La vie privée à Venise depuis les premiers temps jusqu’ à la chute de la république, 1882, Pompeo Gherardo Molmenti


First Rare Edition!

Ex Libris Lady Edward Fitzgerald Law!

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Pompeo Gherardo Molmenti

La vie privée à Venise

depuis les premiers temps Jusqu’ à la chute de la république

Private life in Venice

from the earliest times to the fall of the republic


First Edition

Verlag: Venise: Ferdinand Ongania, 1882.

Near fine copy in contemporary Half Leather Hard Binding

Remains particularly well-preserved overall

Previous owner’s bookplates

xiii, 554 pages

Illustrations; 20cm

Text is in French

Subjects: Venice (Italy) Social life & customs.Venice (Italy) History. Venice (Italy) Civilization.


Ex Libris Lady Edward Fitzgerald Law!


Pompeo Gherardo Molmenti (1852 – 1928) was an Italian writer, historian and politician.


Sir Edward Fitzgerald Law (2 November 1846 – 2 November 1908) was a British diplomat and expert in state finance.

Law first went to Greece in 1892, and presided over the finances of Greece, restructuring the Greek debt and the nation’s economy, to the lasting advantage of Greece.

The Greek treasury had been depleted by over-spending and systemic corruption often caused by political campaigns in which parties promised massive spending programmes. The reformist Prime Minister, Charilaos Trikoupis (Χαρίλαος Τρικούπης, 1832-1896), stood before parliament and made the most famous statement of his career: ‘Regretfully, we are bankrupt’ («Δυστυχώς επτωχεύσαμεν»).

In 1893, Greek taxation was moderate in comparison to many other European countries. Law suggested increasing it, along with introducing reforms in the imposition and collection of new taxes. He regarded a new loan for Greece as a necessity, but the operation was to comprise funding the floating debt, and reducing the circulation of Greek banknotes during the three following years.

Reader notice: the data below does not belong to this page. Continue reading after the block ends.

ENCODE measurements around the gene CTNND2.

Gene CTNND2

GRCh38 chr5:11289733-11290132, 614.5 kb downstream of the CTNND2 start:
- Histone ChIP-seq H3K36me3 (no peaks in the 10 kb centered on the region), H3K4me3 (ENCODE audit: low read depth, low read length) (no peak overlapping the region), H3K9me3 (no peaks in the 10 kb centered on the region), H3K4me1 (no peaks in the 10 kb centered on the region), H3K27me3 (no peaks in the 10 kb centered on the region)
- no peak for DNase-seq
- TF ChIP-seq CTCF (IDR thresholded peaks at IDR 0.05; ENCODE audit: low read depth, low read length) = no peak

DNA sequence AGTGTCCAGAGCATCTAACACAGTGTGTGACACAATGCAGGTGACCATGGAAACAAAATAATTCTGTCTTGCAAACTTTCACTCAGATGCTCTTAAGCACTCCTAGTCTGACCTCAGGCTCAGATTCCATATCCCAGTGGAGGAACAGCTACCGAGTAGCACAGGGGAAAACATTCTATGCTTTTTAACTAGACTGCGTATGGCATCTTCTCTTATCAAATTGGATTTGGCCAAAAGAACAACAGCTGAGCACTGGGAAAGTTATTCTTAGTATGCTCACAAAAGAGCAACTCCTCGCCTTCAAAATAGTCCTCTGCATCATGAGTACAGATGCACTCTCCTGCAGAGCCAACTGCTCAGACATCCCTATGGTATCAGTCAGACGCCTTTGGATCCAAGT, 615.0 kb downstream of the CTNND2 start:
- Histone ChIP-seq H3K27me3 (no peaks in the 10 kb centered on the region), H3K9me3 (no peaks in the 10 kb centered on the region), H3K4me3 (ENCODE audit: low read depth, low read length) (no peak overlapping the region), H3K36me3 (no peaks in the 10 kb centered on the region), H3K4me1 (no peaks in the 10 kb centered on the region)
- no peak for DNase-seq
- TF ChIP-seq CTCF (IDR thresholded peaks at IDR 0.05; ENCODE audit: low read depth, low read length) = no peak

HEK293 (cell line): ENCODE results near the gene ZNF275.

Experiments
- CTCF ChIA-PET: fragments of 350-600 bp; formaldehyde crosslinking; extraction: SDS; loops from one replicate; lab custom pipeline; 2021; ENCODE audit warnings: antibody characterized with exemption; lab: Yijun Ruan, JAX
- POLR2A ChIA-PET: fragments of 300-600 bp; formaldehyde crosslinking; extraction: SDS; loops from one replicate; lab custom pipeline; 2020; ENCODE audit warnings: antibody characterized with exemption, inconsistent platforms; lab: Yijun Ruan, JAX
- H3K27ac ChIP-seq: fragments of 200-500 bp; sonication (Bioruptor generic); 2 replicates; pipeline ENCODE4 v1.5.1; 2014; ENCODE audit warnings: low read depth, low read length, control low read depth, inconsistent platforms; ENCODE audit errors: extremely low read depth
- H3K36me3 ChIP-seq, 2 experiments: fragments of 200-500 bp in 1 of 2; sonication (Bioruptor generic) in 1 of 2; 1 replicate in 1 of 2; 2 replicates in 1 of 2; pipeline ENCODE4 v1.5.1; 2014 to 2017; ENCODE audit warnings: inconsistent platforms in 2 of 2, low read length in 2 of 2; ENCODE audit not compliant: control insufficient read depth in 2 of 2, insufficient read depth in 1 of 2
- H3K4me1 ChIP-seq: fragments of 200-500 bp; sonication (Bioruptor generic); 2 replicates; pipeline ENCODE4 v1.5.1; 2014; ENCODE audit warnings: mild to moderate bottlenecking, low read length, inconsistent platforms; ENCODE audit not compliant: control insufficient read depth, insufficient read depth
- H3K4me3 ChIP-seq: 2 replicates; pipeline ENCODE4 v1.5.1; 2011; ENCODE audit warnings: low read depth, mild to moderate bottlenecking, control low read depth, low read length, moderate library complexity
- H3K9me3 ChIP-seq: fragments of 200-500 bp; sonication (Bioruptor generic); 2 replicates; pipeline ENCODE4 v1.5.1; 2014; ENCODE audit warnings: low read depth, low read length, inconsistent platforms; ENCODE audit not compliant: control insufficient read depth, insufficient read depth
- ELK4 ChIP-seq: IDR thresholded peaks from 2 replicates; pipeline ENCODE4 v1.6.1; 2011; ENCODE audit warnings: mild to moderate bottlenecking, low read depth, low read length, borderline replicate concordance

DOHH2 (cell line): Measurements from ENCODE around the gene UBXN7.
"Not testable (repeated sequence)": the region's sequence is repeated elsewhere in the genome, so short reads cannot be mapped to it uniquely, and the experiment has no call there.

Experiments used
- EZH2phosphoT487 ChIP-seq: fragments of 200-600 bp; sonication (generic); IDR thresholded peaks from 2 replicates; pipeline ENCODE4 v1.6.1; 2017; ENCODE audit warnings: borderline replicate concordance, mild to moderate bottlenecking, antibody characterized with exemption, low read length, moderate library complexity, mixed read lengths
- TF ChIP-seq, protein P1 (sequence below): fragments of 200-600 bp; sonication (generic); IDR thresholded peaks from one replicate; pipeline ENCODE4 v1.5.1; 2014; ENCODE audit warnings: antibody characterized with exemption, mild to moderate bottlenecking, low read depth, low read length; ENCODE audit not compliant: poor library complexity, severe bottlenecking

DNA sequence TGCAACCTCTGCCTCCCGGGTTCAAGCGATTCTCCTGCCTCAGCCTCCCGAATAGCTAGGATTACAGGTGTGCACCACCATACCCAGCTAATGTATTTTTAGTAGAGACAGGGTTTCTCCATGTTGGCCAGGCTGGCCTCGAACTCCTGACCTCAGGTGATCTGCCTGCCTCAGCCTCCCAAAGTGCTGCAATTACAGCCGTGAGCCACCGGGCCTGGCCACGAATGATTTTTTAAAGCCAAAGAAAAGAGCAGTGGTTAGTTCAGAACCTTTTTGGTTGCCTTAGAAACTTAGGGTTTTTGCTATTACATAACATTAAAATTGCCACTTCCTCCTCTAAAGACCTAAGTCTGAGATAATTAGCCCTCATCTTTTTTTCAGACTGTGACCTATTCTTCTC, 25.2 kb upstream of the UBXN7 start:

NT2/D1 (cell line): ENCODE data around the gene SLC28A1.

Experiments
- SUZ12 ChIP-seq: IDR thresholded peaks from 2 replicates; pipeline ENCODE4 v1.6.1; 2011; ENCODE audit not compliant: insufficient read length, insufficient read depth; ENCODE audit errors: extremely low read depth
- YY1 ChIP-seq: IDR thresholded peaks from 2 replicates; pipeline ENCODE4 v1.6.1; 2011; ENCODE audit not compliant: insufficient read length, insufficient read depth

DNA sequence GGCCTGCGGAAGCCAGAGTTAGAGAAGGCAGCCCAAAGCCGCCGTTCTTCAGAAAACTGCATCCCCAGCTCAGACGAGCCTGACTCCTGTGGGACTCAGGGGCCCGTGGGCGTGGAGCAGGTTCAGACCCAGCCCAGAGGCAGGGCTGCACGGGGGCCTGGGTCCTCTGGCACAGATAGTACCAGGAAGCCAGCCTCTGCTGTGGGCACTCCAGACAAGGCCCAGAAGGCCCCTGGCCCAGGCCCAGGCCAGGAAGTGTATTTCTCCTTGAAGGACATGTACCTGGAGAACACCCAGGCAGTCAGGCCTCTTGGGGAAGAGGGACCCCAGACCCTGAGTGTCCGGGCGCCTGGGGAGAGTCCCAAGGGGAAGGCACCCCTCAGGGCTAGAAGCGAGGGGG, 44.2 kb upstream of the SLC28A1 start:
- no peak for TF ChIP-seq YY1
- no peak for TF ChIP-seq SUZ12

Law’s report was leaked in the City in London before it was published, causing considerable speculation in Greek stocks. This ‘regrettable incident’ was attacked in the London daily newspapers, and Law was subjected to some unmerited censure.

However, his report helped restore public confidence in Greece, the servicing of foreign loans was suspended, and all non-essential spending was cut. Some of the results Law might have been expected were frustrated by the untimely fall of Trikoupis and his reformist government.

At a party at the German Embassy there he met Catherine (Kaity), only daughter of Nicholas Hatsopoulos. She was the descendant of an old Byzantine family that was long-settled in Athens. Edward and Kaity were married on 18 October 1893.

In 1894, Kaity was the model for an image of Athens on a medallion struck for Queen Victoria’s daughter, the Empress Frederika (1840-1901), wife of Kaiser Frederick III.

Law stayed on in Greece, and in 1897 he was appointed the British member or commissioner on the International Financial Committee at Athens. He remained the British Minister Resident in Athens from 1898 to 1900.


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